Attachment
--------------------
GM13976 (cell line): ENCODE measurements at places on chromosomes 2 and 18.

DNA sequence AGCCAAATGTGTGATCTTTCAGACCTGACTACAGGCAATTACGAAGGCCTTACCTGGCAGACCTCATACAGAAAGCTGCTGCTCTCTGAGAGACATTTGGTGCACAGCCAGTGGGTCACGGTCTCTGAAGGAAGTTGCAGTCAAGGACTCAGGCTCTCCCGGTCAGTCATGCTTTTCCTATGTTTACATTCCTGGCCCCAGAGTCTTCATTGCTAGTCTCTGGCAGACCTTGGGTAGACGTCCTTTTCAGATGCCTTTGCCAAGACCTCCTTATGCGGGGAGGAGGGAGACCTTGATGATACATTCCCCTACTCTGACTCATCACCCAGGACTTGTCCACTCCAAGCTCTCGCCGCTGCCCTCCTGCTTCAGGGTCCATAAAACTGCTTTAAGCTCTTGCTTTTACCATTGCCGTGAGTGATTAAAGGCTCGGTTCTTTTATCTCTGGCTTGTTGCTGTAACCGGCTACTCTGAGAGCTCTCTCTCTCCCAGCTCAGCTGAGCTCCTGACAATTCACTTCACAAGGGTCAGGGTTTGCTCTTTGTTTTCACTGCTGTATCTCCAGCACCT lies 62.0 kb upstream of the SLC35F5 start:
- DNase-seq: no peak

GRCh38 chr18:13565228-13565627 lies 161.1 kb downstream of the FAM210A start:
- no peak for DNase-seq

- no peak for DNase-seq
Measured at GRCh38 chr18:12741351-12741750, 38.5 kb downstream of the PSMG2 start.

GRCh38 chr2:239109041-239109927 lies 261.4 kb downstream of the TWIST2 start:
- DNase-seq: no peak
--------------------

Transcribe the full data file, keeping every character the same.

GM13976 (cell line): ENCODE measurements at places on chromosomes 2 and 18.

DNA sequence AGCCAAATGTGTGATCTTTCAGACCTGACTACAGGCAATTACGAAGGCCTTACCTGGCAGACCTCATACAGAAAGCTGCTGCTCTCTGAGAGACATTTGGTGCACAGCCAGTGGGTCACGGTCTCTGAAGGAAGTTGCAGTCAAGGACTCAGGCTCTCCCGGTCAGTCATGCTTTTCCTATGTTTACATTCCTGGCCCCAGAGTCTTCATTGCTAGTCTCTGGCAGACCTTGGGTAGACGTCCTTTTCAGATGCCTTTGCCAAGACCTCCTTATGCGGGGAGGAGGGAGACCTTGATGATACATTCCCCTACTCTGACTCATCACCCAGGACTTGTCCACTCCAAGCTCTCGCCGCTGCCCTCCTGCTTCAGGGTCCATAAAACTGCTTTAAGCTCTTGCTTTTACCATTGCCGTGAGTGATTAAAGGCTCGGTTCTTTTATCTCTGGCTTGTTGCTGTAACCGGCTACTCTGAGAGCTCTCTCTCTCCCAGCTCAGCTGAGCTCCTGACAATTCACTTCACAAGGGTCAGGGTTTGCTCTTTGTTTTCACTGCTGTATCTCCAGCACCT lies 62.0 kb upstream of the SLC35F5 start:
- DNase-seq: no peak

GRCh38 chr18:13565228-13565627 lies 161.1 kb downstream of the FAM210A start:
- no peak for DNase-seq

- no peak for DNase-seq
Measured at GRCh38 chr18:12741351-12741750, 38.5 kb downstream of the PSMG2 start.

GRCh38 chr2:239109041-239109927 lies 261.4 kb downstream of the TWIST2 start:
- DNase-seq: no peak